It’s been one helluva ride lately for American politics.
In the past week alone, President Donald Trump fired FBI Director James Comey, who was investigating whether Trump’s campaign colluded with Russia during the election, causing a maelstrom of anger and confusion from both sides of the political aisle. Not to mention, the Trump administration’s explanation for Comey’s highly unusual dismissal unravelled fairly quickly.
So, when the German embassy in Washington offered a bit of interestingly timed insight on Friday, a lot of people believed it was subtweeting America and throwing some major shade.
“Ever experienced pleasure from someone’s misfortune?” the embassy tweeted Friday afternoon. “There’s a #German word for that: Schadenfreude!”
The embassy’s tweet included a link to its official website, with a blog post that contains a more detailed definition of schadenfreude.
“Do you wish the best for everyone ― even your enemies? Or do you gain pleasure from watching someone fail?” the article, penned by German embassy writer Nicole Glass, reads.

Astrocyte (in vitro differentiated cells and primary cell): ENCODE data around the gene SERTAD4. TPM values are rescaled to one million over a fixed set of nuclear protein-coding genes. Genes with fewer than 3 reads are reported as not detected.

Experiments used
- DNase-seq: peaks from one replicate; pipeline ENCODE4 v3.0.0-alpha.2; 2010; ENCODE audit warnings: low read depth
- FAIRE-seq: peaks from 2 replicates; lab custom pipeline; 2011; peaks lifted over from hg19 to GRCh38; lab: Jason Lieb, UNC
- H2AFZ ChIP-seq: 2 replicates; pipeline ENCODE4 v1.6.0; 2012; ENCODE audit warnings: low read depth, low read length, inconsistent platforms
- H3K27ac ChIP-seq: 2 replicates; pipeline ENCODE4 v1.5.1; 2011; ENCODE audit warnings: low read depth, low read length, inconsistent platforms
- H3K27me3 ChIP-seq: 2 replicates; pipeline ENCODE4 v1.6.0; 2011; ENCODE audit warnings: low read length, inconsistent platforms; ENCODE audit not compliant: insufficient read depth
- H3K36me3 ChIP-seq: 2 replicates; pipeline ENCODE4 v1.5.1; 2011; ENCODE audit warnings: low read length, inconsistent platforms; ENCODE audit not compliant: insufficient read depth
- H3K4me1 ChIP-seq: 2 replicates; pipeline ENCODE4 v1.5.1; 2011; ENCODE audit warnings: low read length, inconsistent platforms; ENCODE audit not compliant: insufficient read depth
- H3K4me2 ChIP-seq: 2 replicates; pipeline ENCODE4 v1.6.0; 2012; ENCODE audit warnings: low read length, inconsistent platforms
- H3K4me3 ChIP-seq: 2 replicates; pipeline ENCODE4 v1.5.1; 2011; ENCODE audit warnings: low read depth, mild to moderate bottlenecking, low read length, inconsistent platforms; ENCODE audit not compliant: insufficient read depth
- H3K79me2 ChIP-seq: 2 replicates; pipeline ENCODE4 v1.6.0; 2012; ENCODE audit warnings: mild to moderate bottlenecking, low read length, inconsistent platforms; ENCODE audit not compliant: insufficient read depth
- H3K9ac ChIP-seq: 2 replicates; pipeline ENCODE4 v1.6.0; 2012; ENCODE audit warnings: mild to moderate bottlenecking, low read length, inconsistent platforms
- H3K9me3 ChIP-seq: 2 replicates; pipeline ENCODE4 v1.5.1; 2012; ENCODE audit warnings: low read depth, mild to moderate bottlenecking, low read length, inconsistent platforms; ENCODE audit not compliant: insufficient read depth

“Most of you would probably never admit to feeling Schadenfreude,” Glass continues. “But be honest: do feelings of Schadenfreude creep up on you when they’re related to someone who wronged you in the past?”
To be fair, the embassy’s schadenfreude reference could be completely innocuous. Nowhere in the tweet does the embassy mention Trump or Comey, nor does it make any political reference. The tweet appears to be part of the embassy’s weekly social media campaign #WordOfTheWeek, which shares German words and their definitions.
For example, last week’s German word of the day was much friendlier: zweisamkeit, defined as “a very intimate, harmonious togetherness without anyone else being in the picture.”
Still, some people assumed Friday’s tweet was the German embassy’s attempt at trolling the Trump administration. With all the crazy news lately, it’s hard to blame them.